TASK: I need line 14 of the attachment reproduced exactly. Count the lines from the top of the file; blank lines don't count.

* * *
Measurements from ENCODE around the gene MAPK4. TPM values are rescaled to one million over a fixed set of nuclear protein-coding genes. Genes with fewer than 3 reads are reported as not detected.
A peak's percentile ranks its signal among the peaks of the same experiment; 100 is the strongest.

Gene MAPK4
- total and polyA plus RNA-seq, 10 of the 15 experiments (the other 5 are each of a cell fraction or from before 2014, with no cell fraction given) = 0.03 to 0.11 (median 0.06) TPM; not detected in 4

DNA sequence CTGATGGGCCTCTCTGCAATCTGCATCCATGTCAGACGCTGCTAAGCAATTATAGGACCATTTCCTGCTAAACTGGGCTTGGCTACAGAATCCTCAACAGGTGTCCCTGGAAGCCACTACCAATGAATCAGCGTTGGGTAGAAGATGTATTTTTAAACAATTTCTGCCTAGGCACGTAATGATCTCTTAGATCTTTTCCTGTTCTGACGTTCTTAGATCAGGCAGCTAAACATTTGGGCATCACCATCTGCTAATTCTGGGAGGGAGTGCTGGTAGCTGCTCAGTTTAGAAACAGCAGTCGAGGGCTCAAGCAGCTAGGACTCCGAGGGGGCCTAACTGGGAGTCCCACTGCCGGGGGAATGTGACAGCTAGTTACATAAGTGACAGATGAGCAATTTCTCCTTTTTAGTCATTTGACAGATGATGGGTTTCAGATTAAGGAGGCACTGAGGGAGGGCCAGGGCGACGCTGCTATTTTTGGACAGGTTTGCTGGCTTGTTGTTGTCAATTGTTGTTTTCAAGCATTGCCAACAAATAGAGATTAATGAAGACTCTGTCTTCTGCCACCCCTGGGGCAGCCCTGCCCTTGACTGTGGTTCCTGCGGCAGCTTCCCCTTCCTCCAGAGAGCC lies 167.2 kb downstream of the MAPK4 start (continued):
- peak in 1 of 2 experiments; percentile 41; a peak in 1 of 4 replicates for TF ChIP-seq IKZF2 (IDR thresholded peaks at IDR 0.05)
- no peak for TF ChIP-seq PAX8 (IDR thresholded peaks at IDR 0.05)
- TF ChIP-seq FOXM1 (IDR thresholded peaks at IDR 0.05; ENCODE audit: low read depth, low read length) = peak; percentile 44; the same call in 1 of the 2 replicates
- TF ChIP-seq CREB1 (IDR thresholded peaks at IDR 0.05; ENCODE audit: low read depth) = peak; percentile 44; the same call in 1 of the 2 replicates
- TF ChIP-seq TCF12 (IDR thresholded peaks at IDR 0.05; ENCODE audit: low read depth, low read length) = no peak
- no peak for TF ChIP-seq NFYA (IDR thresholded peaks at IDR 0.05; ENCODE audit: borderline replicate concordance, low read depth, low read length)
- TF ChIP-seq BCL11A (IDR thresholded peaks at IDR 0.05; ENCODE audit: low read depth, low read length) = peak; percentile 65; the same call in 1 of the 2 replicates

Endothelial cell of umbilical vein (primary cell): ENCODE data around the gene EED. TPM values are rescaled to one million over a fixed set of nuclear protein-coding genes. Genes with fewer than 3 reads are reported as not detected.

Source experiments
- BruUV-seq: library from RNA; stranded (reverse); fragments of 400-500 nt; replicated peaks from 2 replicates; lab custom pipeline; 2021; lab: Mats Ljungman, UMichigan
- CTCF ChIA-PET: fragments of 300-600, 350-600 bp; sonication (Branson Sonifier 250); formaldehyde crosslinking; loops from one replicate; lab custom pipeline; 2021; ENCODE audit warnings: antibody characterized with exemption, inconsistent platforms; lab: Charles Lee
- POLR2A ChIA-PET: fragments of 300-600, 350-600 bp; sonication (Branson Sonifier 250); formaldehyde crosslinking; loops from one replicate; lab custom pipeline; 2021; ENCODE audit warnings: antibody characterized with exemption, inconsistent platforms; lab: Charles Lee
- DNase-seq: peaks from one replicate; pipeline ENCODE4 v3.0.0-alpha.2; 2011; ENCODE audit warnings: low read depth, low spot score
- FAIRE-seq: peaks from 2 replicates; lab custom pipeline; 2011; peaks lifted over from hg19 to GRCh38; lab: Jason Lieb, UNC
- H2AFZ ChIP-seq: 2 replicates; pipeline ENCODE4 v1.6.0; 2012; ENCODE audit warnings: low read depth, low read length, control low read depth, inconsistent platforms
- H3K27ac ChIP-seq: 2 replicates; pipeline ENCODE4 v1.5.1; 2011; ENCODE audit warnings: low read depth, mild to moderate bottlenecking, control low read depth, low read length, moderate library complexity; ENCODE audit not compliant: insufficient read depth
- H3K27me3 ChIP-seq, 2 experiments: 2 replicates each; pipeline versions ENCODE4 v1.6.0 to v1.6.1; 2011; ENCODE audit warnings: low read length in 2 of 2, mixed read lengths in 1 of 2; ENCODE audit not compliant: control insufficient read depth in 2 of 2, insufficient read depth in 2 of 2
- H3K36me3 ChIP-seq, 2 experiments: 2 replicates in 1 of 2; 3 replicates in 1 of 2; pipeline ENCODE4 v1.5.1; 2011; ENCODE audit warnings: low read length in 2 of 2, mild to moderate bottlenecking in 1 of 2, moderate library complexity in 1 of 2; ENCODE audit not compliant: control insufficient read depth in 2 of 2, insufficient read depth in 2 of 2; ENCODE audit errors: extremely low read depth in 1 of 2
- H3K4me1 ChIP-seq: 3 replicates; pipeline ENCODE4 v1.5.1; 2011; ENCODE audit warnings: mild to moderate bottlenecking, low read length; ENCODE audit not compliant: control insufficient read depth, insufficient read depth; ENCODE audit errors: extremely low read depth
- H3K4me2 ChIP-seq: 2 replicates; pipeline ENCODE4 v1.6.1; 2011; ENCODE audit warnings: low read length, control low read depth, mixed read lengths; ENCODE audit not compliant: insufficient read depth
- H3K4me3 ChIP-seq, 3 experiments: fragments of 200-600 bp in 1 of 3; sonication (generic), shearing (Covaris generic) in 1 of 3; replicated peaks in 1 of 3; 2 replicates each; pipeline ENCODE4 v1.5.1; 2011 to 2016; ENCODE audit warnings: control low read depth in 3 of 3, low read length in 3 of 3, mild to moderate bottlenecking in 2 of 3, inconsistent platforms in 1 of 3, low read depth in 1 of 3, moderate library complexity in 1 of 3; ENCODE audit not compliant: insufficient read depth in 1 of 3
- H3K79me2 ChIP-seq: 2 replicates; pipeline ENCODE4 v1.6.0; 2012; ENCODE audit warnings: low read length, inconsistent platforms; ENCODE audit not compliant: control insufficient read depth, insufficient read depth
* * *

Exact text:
Source experiments